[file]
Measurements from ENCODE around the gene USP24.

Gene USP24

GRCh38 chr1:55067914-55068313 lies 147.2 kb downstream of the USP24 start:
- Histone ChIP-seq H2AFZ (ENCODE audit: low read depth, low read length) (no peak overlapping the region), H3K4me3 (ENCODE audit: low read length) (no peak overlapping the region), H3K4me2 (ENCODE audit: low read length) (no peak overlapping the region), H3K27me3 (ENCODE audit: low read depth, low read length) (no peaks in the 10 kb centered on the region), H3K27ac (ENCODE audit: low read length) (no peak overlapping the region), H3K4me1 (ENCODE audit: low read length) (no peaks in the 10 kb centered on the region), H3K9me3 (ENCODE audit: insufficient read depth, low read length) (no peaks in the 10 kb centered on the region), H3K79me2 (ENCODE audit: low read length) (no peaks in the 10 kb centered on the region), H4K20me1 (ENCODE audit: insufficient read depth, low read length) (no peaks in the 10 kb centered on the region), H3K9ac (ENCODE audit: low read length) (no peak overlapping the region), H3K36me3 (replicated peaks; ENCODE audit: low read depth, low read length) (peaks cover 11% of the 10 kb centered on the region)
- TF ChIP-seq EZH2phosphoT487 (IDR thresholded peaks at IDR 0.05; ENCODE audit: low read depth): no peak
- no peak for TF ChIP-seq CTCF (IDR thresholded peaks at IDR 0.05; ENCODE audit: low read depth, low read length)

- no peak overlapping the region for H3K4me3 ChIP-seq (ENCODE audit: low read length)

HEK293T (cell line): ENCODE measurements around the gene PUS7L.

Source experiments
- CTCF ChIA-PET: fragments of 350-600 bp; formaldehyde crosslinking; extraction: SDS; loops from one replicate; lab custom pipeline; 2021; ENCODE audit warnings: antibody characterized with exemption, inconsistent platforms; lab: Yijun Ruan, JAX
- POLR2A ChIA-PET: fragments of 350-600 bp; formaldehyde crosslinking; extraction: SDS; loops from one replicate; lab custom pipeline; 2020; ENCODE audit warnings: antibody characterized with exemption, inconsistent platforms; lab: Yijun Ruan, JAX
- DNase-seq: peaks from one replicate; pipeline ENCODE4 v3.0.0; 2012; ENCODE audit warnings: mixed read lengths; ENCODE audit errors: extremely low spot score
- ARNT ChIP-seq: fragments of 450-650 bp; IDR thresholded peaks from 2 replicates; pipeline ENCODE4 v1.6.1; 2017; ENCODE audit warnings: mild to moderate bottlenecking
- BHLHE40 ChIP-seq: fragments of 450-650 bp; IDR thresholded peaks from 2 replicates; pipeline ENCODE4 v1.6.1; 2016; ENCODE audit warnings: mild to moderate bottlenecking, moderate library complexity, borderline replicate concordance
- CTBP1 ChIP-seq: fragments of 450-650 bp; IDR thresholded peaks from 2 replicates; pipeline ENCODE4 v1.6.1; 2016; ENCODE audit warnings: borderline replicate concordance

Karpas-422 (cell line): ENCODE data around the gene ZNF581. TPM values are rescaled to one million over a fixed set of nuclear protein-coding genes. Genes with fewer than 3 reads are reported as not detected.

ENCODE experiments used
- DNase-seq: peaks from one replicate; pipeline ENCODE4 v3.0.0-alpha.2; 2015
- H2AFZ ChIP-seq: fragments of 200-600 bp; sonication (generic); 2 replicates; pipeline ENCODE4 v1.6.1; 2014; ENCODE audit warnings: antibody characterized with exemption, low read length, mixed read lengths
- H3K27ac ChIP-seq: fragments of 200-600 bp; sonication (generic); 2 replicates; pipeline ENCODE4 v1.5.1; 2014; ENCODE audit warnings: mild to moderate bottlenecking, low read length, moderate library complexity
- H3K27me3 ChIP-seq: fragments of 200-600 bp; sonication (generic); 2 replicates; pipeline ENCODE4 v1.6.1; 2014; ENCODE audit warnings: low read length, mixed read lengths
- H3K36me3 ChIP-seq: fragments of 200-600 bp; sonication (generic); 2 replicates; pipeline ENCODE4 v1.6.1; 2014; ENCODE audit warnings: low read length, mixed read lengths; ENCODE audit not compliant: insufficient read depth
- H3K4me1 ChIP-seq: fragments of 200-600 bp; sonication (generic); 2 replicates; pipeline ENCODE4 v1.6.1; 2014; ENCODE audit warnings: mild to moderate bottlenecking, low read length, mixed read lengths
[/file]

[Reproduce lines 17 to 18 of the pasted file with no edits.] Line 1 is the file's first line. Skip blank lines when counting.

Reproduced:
ENCODE experiments used
- DNase-seq: peaks from one replicate; pipeline ENCODE4 v3.0.0-alpha.2; 2015